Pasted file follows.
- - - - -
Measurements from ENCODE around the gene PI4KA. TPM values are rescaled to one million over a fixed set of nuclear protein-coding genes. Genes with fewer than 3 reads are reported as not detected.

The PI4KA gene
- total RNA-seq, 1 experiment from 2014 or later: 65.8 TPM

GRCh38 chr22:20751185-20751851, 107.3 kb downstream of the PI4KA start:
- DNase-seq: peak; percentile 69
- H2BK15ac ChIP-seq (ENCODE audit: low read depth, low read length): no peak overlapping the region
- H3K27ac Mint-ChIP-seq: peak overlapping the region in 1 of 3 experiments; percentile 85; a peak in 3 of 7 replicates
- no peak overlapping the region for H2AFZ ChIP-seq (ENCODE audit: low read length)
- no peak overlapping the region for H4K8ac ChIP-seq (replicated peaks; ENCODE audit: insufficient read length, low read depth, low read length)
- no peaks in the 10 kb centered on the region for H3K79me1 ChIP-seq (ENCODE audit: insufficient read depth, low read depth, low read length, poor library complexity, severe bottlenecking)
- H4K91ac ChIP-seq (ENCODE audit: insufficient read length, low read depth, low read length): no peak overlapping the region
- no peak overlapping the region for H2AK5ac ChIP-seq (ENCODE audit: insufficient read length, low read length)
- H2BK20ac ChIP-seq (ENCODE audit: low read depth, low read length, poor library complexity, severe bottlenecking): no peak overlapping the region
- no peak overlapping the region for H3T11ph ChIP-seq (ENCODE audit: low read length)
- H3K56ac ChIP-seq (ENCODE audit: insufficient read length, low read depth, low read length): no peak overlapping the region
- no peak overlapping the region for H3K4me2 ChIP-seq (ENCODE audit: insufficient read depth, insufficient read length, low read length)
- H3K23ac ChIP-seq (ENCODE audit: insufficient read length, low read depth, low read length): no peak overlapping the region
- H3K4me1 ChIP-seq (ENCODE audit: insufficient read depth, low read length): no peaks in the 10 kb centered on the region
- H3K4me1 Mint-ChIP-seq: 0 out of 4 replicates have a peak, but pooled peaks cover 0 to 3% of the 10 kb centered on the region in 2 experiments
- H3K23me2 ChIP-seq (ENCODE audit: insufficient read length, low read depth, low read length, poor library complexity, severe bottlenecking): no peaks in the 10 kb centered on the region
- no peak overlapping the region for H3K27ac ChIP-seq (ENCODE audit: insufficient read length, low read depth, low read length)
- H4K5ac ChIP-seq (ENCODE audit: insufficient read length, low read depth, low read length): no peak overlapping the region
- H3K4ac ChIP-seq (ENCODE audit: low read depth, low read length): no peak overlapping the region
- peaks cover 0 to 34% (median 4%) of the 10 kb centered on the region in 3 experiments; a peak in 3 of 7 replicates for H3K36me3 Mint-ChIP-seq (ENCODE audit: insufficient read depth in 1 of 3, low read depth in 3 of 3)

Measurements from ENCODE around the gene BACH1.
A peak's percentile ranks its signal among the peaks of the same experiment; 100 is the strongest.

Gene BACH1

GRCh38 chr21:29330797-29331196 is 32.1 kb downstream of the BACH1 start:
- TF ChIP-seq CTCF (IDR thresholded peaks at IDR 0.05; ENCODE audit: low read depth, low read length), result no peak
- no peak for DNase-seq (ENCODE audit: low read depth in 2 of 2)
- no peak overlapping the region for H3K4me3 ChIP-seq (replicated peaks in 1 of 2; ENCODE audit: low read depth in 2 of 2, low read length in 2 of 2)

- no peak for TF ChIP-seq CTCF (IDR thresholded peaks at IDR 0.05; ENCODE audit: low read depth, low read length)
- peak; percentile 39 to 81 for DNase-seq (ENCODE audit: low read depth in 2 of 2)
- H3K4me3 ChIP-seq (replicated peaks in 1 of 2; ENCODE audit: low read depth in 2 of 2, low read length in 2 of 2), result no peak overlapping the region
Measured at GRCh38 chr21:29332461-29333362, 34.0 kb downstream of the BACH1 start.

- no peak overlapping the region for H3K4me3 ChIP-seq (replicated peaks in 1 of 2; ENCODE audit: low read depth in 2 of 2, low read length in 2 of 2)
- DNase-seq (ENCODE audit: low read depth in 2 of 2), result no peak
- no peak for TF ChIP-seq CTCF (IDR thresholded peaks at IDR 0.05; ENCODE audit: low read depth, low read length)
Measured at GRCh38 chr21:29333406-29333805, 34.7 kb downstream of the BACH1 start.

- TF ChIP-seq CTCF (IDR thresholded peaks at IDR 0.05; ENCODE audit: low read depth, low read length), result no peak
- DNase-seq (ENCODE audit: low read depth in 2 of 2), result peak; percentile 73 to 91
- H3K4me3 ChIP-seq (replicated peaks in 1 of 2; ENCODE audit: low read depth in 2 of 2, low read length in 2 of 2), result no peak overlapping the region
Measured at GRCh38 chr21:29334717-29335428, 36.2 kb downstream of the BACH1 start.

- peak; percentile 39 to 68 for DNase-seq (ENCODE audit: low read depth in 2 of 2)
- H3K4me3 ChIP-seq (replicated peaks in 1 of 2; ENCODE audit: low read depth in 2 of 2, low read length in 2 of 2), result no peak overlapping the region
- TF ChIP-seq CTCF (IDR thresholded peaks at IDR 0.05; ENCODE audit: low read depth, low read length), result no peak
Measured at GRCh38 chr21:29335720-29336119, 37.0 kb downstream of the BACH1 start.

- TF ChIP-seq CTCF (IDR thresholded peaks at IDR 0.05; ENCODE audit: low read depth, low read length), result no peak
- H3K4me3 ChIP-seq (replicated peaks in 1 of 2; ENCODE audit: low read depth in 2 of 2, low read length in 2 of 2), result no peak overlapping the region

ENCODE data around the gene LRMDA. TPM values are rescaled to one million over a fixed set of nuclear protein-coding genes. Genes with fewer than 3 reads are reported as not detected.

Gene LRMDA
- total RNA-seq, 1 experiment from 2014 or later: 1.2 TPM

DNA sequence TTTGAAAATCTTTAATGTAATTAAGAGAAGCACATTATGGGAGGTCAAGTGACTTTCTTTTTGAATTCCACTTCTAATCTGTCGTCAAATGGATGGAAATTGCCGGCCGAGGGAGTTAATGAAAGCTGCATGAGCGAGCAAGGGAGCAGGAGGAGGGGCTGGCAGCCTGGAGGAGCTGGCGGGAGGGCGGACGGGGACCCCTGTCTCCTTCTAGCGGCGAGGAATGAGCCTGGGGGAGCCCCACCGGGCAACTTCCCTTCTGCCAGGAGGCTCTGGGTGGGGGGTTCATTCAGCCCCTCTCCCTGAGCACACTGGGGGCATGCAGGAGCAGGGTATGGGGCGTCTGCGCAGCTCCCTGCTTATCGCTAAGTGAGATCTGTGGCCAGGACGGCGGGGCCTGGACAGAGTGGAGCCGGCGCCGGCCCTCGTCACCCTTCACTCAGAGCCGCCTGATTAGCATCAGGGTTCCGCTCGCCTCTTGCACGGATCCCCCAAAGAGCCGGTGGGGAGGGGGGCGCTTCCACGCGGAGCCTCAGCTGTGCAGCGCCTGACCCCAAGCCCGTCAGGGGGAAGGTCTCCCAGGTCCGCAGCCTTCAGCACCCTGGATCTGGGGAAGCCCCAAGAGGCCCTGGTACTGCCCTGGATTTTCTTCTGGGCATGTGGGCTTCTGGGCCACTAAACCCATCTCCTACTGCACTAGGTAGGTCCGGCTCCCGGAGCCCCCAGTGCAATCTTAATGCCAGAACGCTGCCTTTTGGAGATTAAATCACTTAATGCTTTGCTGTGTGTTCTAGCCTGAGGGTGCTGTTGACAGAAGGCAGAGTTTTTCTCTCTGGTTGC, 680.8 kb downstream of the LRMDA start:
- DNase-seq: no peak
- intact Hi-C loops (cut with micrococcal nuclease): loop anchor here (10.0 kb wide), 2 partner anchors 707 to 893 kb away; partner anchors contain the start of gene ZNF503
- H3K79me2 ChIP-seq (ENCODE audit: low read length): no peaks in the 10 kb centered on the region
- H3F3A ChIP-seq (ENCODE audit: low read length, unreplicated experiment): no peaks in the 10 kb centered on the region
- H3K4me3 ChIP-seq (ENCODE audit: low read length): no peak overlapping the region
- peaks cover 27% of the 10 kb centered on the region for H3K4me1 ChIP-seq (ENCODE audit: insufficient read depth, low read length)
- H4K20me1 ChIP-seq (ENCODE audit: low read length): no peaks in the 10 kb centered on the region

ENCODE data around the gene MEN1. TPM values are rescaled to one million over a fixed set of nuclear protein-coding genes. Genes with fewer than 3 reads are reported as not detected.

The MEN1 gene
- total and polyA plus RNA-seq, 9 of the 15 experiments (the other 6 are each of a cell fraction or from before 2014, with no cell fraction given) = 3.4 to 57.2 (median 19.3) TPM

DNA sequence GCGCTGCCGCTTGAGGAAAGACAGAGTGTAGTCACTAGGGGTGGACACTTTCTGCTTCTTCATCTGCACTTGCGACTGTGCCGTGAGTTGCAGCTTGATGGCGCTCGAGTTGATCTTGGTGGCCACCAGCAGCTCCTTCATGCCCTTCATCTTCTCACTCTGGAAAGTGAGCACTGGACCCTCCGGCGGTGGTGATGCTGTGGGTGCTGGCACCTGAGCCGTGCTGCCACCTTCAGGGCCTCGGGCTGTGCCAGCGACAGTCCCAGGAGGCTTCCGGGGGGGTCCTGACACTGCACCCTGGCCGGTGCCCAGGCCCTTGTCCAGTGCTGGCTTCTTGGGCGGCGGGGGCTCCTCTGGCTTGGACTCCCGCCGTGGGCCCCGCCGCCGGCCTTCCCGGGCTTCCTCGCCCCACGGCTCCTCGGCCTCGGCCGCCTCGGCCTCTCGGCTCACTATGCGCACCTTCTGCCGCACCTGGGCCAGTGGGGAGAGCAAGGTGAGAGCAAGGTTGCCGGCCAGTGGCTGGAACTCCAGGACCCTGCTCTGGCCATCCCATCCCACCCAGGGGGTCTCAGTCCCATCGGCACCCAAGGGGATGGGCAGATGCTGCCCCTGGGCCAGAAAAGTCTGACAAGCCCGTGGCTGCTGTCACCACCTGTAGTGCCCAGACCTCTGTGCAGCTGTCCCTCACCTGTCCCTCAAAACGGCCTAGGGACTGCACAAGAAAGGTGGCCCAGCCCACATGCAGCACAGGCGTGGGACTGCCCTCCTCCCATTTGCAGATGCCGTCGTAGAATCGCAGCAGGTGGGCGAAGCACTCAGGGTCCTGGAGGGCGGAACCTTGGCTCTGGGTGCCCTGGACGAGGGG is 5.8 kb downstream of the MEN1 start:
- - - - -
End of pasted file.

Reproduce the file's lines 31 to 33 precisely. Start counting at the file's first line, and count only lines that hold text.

- no peak overlapping the region for H3K4me3 ChIP-seq (replicated peaks in 1 of 2; ENCODE audit: low read depth in 2 of 2, low read length in 2 of 2)

- no peak for TF ChIP-seq CTCF (IDR thresholded peaks at IDR 0.05; ENCODE audit: low read depth, low read length)
- peak; percentile 39 to 81 for DNase-seq (ENCODE audit: low read depth in 2 of 2)